A follow-up to Amanda’s post about teaching in the time of Trump. Trump’s campaign and administration represent an opportunity to teach about racism in the construction of national identity. I stumbled into this subject accidentally in my globalization course last week, with an assignment that asked students to write a response to “Is France or the USA a more global society?” Students were supposed to reference the following items:
- Zoe Chace, “Act One: Party in the USA,” This American Life, episode 600, 28 October 2016, http://tal.fm/600/1.
- Sarah Shin, “Alain Badiou on riots and racism,” Verso Books, 22 August 2011, http://www.versobooks.com/blogs/681-alain-badiou-on-riots-and-racism-daily-humiliation.
- Justin E. H. Smith, “Does Immigration Mean ‘France Is Over’?” The New York Times, 5 January 2014, https://opinionator.blogs.nytimes.com/2014/01/05/does-immigration-mean-france-is-over/.
- David Wong, “How Half of America Lost Its F**king Mind,” Cracked, 12 October 2016, http://www.cracked.com/blog/6-reasons-trumps-rise-that-no-one-talks-about/.
Yesterday I heard this radio report about residents of Newton, Massachusetts, one of the wealthiest and therefore whitest communities in the USA:
- Gabrielle Emmanuel, “A Caustic Trumpian Tone Invades Newton’s Politics,” WGBH news, 31 January 2016, http://news.wgbh.org/2017/01/31/politics-government/caustic-trumpian-tone-invades-newtons-politics.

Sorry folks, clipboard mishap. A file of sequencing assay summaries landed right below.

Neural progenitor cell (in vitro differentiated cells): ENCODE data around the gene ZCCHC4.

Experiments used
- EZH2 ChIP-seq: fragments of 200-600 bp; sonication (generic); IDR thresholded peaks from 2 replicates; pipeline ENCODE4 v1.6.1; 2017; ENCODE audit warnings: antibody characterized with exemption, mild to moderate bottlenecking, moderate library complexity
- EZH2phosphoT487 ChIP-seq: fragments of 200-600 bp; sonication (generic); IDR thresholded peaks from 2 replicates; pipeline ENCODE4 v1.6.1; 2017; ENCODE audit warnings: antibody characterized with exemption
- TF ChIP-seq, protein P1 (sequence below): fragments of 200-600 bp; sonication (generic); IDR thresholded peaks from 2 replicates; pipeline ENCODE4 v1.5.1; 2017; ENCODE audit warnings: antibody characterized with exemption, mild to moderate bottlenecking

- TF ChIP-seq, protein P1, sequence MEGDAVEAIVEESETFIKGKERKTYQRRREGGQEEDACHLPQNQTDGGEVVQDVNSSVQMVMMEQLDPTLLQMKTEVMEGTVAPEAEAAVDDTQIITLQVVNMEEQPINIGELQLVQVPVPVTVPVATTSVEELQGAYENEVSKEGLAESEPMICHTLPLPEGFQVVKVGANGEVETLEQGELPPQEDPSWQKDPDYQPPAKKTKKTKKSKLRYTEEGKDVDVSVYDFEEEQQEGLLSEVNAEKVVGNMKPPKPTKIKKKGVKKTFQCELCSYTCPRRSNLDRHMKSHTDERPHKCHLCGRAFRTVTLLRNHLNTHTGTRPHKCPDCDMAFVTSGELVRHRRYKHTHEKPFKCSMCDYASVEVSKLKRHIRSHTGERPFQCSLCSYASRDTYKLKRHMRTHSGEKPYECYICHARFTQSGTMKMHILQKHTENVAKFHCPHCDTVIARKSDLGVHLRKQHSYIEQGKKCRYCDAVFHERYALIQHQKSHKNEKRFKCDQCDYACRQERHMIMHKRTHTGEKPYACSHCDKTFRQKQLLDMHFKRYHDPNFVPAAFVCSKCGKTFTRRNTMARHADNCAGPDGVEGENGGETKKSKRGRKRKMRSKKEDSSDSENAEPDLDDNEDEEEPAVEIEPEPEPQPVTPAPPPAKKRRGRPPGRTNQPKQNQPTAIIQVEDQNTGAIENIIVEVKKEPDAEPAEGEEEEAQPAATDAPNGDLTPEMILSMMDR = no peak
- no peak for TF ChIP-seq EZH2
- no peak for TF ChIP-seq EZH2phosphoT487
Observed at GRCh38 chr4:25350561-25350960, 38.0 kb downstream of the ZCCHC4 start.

And then there is this 2015 comparison of the racially-charged rhetoric of Trump and George Wallace and why it wins U.S. elections:
- Jamelle Bouie, “Donald Trump is Our George Wallace,” Slate.com, 27 September 2015, https://goo.gl/fhW7u2.
All of the above items present in not-so-coded language examples of Americans (or the French) defining what it means to be American (or French) in racial terms, where immigrants and others are assigned to undifferentiated categories and castigated as threats to the existing national sexual, economic, and political order. The radio stories from This American Life and WGBH are especially enlightening in this regard — references to the dangers of miscegenation and infectious disease abound.
If you want students to explore the formation of racialized national narratives in a historical context, I can recommend the following:
- Noel Ignatiev, How the Irish Became White (Routledge, 1995), especially chapter 6.
- Jack Zipes, “Once Their Were Two Brothers Named Grimm,” the introductory chapter in several editions of Zipes’ translation of the Grimms’ fairy tales.
Ignatiev’s subject is self-explanatory. Zipes discusses the Grimms’ use of a very diverse body of oral traditions to create a literature that promoted what they viewed as the essential characteristics and values of the German volk.
Finally, on the topic of making white America feel safe again, there is this item on availability bias and the psychology of fear:
- Jenny Anderson, “The psychology of why 94 deaths from terrorism are scarier than 301,797 deaths from guns,” Quartz.com, 31 January 2017, https://qz.com/898207/the-psychology-of-why-americans-are-more-scared-of-terrorism-than-guns-though-guns-are-3210-times-likelier-to-kill-them/.